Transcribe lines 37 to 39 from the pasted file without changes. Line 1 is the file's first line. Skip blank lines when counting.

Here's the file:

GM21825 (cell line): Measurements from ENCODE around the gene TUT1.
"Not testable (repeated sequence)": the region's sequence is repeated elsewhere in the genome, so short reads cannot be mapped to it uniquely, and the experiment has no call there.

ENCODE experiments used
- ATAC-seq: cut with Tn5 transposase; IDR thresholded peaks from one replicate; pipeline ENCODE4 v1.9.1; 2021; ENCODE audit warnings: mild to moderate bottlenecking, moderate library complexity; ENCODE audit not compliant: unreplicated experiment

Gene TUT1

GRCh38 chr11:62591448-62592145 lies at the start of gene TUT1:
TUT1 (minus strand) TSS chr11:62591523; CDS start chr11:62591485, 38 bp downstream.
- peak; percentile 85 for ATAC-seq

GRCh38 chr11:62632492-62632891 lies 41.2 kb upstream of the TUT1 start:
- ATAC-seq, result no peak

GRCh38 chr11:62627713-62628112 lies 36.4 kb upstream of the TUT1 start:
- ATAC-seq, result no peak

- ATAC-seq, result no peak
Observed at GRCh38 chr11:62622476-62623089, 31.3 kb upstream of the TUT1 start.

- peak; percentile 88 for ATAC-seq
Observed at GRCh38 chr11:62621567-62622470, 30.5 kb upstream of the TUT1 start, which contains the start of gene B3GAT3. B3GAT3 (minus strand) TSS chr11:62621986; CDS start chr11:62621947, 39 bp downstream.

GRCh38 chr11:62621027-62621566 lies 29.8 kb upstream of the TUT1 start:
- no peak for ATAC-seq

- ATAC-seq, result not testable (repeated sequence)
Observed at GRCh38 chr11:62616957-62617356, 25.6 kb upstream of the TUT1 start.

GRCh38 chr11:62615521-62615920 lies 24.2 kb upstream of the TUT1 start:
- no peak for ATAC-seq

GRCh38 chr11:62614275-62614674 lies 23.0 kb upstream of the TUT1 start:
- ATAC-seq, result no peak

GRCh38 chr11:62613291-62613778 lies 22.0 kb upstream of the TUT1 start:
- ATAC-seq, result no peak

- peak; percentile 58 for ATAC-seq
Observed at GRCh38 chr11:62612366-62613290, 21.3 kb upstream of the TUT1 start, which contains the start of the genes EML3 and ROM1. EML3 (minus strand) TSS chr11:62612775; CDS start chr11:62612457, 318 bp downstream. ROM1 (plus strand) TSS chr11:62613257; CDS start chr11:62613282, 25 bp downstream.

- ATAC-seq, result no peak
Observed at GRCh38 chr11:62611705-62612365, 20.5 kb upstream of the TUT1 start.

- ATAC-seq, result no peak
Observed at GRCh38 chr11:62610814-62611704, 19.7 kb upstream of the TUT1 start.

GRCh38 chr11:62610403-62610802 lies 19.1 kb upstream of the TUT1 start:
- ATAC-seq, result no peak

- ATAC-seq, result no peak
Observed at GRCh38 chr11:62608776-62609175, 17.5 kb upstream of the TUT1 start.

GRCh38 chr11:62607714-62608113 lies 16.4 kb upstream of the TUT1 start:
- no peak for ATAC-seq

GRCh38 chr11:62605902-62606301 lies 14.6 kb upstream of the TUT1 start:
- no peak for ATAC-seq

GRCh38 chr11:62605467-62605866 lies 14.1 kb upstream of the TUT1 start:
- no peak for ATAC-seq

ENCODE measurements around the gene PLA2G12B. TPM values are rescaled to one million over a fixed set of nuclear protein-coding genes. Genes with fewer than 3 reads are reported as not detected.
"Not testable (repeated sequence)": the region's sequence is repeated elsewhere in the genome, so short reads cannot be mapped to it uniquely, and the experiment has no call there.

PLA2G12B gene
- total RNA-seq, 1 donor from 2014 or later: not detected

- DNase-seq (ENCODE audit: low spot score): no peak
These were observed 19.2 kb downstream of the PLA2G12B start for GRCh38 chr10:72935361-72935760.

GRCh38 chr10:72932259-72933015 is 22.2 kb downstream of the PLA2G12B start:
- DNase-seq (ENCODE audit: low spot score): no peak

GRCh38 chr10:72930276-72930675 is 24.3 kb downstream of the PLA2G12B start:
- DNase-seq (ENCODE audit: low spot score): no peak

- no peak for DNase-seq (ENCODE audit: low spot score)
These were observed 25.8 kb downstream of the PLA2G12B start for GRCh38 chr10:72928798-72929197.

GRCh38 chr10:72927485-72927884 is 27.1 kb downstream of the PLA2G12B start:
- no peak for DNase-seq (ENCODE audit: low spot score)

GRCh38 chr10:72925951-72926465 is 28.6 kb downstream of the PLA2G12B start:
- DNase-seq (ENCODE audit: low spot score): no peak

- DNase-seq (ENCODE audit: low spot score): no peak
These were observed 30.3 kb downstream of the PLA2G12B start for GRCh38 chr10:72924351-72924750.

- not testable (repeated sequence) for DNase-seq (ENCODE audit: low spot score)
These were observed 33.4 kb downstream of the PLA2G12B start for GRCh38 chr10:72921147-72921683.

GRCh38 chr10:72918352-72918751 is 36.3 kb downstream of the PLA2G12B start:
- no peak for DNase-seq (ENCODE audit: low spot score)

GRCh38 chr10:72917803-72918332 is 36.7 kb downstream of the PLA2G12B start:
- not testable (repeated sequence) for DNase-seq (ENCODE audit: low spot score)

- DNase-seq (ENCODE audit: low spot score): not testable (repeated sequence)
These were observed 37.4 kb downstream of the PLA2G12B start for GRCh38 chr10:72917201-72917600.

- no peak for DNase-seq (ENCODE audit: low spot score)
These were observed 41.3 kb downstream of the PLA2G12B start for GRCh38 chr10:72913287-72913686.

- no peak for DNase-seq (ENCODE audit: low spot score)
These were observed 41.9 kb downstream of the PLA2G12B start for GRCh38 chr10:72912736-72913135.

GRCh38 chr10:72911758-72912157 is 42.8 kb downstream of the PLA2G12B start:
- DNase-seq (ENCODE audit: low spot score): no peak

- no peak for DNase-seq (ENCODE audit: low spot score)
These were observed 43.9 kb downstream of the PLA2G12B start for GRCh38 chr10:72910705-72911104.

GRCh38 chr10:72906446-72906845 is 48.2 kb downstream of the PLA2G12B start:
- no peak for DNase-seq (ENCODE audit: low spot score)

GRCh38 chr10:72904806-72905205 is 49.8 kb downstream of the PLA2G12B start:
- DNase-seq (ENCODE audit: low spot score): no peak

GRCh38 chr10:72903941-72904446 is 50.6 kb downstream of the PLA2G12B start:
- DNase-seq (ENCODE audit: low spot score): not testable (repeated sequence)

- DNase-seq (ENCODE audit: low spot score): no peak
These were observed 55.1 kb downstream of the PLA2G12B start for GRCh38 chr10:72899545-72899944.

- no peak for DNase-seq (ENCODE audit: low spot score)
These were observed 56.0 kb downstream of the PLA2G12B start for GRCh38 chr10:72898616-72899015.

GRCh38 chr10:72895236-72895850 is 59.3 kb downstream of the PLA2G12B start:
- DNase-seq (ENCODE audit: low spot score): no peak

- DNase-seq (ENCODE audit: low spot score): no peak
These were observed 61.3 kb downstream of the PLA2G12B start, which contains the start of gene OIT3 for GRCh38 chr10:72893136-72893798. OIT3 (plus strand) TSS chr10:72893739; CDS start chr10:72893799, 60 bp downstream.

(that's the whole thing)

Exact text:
GRCh38 chr11:62607714-62608113 lies 16.4 kb upstream of the TUT1 start:
- no peak for ATAC-seq

GRCh38 chr11:62605902-62606301 lies 14.6 kb upstream of the TUT1 start: